The Taxing Task of Taxing the Toll

1 Sep

Editor’s note: This article appeared on Sanggu’s Bantay Presidente 100 last August 30, 2010 and was co-authored by Anthony Sabarillo (AB EC-H ’12), AVP for AcaRnDs and Mikolo Ilas (AB EC ’12), Finance Deputy.

There has been a lot of noise about the proposed Value Added Tax (VAT) on toll. The Bureau of Internal Revenue (BIR) and the Toll Regulatory Board (TRB) plan to implement the adjusted rates starting August 16 as authorized under revenue memorandum circular issued by BIR commissioner Kim Henares. This measure aims to increase the already depleted government coffers by collecting a projected amount of P1 billion a year from toll gate collections around the country, which will cover North Luzon Expressway (NLEx), Subic-Clark-Tarlac Expressway (SCTEx), Coastal Road, Skyway (the elevated and ground levels), South Luzon Expressway (SLEx) and Southern Tagalog Arterial Road (STAR).

In addition, Manila Toll Expressway Systems Inc., operator of the South Luzon Expressway (SLEx) is about to implement a 250-percent increase in the aforementioned expressway’s fees. This is after the South Luzon Tollways Corporation (SLTC), a unit of Malaysia-based MTD Capital Berhad, has complied with their obligations of widening and maintaining the expressway. The regulator granted the investors the right to collect the new tolls after fulfilling the said road improvements, which cost P12 billion. According to the periodical Business Mirror, “Motorists currently pay the following toll along SLEX: P22, P43, and P65 for Class 1, 2 and 3 vehicles respectively. …on August 16 the new rates are: P77 for Class 1, P155 for Class 2 and P232 for Class 3.” The said toll hike was supposed to be implemented during the last days of the Aquino Administration, but was postponed at the last minute to “instil goodwill” with the incoming administration, not knowing that the president would actually permit such exorbitant toll hikes.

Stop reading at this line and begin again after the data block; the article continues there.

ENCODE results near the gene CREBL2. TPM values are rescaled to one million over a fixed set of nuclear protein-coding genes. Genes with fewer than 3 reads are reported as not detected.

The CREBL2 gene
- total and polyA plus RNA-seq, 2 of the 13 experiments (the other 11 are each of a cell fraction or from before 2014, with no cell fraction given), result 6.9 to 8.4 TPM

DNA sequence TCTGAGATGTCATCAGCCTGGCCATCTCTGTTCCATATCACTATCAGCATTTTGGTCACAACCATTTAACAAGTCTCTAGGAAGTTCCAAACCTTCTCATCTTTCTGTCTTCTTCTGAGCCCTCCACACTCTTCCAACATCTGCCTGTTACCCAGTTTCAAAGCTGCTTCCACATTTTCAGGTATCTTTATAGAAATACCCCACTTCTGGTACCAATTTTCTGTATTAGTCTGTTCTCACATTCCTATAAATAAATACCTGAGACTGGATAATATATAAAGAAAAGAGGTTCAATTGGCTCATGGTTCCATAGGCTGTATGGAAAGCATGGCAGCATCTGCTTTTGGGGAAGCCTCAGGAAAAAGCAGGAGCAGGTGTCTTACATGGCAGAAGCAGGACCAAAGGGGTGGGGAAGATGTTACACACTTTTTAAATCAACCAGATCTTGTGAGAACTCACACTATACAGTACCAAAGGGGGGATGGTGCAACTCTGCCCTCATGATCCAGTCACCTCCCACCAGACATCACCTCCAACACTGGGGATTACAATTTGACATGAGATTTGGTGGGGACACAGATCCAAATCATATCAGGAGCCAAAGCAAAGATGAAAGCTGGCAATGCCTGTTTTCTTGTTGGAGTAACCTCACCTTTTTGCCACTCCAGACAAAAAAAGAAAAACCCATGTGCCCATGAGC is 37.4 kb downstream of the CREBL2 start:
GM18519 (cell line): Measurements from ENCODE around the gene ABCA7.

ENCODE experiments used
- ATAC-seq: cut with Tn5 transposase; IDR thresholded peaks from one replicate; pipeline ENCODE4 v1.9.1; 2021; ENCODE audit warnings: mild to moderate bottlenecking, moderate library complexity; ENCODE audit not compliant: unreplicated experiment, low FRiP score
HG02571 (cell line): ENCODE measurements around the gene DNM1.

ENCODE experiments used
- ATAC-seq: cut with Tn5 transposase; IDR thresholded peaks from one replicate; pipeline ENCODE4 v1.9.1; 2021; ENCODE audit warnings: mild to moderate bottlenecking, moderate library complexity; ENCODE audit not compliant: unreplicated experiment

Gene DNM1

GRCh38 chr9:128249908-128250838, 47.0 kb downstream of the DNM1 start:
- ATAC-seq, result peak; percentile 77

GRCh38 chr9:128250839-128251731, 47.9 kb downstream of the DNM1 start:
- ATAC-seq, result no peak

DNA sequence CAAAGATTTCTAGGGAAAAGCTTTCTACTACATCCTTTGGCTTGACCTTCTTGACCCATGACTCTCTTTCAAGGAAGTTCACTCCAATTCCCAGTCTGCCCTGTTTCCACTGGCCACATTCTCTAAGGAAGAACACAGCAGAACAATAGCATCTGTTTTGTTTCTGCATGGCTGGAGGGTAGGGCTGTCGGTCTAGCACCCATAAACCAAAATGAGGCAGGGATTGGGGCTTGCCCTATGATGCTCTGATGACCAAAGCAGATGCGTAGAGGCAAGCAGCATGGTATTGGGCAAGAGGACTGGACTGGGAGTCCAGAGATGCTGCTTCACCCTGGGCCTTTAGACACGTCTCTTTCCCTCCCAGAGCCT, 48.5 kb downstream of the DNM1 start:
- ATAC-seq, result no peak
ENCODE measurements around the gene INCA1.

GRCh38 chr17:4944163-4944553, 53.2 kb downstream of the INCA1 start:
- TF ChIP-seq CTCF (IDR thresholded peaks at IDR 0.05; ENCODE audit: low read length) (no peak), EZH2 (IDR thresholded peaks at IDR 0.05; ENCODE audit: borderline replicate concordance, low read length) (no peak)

As Expected, the Cons

As expected, scores of sectors denounced these controversial measures. Considering that the memorandum is based on the BIR’s interpretation of the existing Reformed Value Added Tax Law (RVAT) of 2005, lawmakers dismissed the measure as lapse of judgment on BIR’s part. Senator Ralph Recto, the author of the RVAT Law, said that while VAT on land transportation could be found in the 1995 VAT law, it was removed in the amendatory law passed in 2005. Former Representative Rene Diaz and Senate President Juan Ponce Enrile further explained that to impose a tax on toll is double taxation for the simple reason that the toll is essentially a user’s tax. Lastly, the common Filipino, being subject to numerous price hikes of this kind to the transportation sector, knows that the consequences of big increase to factors of transportation (like fuel, spare parts, toll, and other things the transportation sector invoke when petitioning for higher fares) are most likely bad. Toll increases of this magnitude will make it more expensive to transport people, goods and services, therefore creating a chain effect on the prices of goods and services dependent to transportation. Inflations and restrictions of this kind will end up causing less economic activity, and less income.